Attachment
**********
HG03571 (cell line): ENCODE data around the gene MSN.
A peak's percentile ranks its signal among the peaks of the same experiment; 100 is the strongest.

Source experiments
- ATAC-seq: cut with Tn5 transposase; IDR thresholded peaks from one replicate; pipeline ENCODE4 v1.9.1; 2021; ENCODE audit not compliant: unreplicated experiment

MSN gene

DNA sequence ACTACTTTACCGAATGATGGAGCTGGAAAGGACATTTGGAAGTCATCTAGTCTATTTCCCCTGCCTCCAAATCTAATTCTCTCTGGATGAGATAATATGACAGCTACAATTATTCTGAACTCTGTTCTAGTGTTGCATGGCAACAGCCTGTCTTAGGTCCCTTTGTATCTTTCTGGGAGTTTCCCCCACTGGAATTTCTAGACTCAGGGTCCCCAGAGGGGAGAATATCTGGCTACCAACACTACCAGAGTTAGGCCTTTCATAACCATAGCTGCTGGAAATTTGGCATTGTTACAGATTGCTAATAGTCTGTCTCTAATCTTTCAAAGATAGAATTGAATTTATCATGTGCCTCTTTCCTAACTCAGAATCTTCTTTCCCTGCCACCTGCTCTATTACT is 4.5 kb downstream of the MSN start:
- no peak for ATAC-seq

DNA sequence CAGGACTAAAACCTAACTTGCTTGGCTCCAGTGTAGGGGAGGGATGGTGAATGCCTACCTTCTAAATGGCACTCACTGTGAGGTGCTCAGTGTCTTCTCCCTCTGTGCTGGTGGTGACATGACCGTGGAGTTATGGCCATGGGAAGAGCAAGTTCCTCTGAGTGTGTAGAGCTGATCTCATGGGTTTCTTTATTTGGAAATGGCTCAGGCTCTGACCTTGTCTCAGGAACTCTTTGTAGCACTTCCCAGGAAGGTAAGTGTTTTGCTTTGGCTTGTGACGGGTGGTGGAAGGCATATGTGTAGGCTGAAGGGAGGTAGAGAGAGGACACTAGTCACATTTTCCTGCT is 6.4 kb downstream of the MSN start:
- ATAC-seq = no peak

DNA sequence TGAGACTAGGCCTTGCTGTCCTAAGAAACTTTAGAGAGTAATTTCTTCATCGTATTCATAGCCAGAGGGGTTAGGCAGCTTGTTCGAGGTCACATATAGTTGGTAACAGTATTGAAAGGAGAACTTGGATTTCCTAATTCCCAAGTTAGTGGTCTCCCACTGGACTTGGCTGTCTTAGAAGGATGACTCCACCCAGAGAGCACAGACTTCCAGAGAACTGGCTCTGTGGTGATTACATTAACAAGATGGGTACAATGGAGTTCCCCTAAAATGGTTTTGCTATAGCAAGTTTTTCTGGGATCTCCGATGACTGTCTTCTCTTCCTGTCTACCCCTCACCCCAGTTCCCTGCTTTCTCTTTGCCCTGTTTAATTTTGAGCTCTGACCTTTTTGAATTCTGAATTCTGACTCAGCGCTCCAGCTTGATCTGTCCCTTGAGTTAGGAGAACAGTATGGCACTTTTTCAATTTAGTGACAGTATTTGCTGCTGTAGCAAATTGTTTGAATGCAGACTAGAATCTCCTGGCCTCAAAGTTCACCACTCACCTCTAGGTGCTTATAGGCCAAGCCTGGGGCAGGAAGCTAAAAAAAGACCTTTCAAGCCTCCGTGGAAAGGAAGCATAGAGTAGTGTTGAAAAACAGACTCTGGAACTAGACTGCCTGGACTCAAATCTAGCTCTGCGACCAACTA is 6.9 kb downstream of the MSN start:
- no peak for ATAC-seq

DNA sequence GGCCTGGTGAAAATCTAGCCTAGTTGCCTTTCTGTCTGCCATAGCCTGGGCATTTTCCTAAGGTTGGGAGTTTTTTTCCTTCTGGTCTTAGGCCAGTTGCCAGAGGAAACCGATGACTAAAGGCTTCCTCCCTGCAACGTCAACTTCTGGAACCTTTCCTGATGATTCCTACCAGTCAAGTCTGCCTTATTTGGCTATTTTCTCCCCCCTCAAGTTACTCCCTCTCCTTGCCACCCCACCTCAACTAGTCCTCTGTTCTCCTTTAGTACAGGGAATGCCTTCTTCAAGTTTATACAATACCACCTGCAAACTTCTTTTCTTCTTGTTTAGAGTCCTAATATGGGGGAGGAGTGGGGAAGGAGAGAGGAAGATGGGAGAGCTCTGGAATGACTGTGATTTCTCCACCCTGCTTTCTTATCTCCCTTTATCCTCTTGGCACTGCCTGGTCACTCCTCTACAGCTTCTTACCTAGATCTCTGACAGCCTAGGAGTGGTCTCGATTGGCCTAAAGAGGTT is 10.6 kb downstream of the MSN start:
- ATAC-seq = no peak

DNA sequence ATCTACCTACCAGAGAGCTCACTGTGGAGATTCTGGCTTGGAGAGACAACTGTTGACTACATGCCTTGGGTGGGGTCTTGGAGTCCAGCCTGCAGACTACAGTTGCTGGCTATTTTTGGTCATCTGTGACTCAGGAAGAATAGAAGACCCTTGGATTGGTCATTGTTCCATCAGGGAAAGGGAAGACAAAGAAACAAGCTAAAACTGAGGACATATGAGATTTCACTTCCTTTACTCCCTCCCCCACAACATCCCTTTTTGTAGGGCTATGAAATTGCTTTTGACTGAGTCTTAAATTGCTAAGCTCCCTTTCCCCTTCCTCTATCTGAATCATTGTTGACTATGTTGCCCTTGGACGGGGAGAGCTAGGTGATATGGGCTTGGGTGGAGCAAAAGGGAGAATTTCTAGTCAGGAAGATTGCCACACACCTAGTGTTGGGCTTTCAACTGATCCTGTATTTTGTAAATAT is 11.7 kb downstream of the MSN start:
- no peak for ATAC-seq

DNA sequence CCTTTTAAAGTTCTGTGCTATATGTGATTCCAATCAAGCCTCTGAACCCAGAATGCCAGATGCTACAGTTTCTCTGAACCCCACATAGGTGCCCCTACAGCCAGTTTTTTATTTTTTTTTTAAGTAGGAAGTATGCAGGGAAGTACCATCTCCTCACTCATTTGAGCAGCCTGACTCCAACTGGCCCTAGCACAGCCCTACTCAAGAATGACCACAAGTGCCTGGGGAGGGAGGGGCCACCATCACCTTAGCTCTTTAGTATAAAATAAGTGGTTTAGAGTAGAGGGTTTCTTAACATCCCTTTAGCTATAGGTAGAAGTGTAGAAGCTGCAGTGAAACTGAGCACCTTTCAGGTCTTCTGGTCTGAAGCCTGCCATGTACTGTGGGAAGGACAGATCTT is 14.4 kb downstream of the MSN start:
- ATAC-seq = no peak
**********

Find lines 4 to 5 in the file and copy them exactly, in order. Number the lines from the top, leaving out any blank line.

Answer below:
- ATAC-seq: cut with Tn5 transposase; IDR thresholded peaks from one replicate; pipeline ENCODE4 v1.9.1; 2021; ENCODE audit not compliant: unreplicated experiment

MSN gene